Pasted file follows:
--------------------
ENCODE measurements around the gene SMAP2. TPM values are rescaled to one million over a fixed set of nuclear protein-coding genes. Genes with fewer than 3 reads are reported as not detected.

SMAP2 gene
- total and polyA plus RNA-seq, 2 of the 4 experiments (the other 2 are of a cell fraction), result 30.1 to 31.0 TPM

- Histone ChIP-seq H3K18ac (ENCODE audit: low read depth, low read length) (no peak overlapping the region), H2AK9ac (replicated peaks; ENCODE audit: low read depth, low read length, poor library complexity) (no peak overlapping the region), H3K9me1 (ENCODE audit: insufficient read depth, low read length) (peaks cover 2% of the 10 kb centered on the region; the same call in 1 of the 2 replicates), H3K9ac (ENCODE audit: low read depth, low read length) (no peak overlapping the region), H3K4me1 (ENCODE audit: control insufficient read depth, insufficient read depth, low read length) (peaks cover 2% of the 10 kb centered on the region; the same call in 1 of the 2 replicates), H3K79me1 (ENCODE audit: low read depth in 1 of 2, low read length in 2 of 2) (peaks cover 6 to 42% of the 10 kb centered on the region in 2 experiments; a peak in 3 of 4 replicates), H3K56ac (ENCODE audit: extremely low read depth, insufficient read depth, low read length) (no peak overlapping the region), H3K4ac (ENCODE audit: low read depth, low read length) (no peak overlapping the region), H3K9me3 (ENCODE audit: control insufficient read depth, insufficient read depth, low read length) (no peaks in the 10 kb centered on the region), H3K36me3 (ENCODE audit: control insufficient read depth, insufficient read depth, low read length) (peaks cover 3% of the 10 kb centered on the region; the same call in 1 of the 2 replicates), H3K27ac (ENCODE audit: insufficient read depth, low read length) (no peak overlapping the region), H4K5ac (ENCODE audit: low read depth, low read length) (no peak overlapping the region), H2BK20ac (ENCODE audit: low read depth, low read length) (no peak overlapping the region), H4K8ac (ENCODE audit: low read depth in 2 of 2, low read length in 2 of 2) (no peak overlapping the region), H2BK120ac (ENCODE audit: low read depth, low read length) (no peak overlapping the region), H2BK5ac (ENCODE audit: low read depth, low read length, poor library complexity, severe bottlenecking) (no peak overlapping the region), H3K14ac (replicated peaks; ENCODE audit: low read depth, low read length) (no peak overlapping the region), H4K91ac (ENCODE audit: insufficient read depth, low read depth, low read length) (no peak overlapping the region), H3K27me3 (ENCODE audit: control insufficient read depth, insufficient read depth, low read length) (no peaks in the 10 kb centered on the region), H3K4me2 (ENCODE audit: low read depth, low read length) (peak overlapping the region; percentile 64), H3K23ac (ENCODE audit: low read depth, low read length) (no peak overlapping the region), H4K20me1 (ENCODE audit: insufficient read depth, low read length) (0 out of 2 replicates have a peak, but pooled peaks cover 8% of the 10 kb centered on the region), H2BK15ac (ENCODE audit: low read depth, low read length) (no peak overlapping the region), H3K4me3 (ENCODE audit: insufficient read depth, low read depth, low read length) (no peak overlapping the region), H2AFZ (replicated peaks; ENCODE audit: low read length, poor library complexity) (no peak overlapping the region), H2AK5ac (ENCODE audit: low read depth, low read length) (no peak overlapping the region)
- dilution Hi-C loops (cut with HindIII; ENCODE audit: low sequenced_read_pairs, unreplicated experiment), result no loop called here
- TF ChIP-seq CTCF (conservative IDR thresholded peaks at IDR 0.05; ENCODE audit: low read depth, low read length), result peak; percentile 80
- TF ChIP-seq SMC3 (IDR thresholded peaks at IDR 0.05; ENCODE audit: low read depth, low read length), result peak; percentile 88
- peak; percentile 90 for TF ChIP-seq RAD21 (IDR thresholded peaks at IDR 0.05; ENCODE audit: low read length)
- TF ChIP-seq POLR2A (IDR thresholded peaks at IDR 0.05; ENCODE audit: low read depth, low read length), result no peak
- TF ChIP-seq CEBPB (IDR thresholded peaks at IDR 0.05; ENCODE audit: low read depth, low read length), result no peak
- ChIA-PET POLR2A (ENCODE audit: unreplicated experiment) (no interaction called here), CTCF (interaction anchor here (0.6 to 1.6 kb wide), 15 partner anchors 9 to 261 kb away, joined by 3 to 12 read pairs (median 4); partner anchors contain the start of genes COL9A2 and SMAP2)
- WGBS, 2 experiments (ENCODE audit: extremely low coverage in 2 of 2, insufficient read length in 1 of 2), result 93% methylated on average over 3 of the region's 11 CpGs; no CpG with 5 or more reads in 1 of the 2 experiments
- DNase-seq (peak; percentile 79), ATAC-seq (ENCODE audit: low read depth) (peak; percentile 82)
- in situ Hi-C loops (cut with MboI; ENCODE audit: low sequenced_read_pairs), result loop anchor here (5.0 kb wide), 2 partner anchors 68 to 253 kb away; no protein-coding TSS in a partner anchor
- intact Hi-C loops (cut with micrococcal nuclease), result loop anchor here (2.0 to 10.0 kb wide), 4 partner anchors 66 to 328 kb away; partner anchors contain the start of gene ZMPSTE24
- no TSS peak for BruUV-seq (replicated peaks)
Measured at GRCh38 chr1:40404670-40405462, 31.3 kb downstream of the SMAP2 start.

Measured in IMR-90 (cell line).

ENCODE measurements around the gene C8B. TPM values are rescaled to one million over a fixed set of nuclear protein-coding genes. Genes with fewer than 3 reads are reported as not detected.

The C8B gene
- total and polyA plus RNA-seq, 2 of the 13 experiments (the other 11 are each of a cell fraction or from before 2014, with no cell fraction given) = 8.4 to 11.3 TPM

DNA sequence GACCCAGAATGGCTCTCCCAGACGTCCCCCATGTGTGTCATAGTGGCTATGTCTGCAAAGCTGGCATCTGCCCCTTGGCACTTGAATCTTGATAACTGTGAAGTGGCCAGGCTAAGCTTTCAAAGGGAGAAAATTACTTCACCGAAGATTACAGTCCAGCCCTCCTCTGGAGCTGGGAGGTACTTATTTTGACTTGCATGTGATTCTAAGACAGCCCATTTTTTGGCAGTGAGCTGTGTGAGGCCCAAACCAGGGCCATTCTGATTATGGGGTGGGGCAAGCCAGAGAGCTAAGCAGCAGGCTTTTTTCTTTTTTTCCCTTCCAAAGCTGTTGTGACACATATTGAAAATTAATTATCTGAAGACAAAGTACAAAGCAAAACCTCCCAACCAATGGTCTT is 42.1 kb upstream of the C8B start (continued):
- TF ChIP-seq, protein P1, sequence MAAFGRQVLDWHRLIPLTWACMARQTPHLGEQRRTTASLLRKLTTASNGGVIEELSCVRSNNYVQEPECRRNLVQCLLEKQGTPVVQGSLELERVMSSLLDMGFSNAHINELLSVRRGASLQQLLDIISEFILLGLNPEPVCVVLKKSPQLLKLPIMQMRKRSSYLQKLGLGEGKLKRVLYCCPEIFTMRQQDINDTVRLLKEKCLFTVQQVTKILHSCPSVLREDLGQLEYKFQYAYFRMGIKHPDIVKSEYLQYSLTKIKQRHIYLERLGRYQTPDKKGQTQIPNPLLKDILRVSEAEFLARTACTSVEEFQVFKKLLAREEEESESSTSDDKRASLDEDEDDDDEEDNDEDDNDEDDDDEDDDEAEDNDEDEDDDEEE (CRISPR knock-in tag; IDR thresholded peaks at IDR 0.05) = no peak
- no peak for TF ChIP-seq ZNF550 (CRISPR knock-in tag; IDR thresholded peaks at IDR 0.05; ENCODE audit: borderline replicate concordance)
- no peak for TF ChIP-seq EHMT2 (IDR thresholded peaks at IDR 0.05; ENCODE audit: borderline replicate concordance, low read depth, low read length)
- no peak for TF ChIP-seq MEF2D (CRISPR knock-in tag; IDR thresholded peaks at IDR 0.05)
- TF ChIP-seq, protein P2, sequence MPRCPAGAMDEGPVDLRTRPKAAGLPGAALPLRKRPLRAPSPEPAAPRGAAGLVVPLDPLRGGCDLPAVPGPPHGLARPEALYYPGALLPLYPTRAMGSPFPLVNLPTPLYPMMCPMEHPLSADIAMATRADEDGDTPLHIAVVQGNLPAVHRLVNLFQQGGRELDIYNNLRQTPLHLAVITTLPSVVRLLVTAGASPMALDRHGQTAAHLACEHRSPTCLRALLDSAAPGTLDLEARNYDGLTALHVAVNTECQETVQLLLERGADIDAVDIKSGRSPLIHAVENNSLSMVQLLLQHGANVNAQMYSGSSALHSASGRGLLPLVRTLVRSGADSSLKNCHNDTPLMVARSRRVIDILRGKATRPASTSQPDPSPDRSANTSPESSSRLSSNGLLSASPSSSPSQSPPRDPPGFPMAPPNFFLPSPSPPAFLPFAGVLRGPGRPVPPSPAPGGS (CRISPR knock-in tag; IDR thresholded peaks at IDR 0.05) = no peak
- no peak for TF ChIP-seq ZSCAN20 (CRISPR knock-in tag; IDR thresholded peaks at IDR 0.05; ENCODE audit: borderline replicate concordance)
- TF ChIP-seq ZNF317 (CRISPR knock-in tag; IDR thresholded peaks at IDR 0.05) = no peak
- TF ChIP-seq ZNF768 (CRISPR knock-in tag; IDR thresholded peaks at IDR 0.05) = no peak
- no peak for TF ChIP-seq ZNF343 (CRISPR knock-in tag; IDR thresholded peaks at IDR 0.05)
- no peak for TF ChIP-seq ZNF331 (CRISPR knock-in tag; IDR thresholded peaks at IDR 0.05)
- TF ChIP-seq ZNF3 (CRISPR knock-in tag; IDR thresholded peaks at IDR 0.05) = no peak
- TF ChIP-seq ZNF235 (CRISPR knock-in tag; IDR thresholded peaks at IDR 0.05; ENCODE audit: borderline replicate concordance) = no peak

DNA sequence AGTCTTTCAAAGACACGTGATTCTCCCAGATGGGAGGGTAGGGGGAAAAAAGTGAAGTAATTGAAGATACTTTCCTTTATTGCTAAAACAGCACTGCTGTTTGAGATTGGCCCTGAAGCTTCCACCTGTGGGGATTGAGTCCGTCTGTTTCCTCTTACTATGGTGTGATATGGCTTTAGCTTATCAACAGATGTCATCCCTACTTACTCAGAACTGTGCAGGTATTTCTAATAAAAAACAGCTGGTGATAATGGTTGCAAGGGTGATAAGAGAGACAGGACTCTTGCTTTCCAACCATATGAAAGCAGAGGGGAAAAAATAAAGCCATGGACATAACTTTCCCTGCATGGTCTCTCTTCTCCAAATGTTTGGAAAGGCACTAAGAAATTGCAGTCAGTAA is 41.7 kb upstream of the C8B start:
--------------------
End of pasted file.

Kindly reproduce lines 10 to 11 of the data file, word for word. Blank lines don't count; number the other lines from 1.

- TF ChIP-seq CEBPB (IDR thresholded peaks at IDR 0.05; ENCODE audit: low read depth, low read length), result no peak
- ChIA-PET POLR2A (ENCODE audit: unreplicated experiment) (no interaction called here), CTCF (interaction anchor here (0.6 to 1.6 kb wide), 15 partner anchors 9 to 261 kb away, joined by 3 to 12 read pairs (median 4); partner anchors contain the start of genes COL9A2 and SMAP2)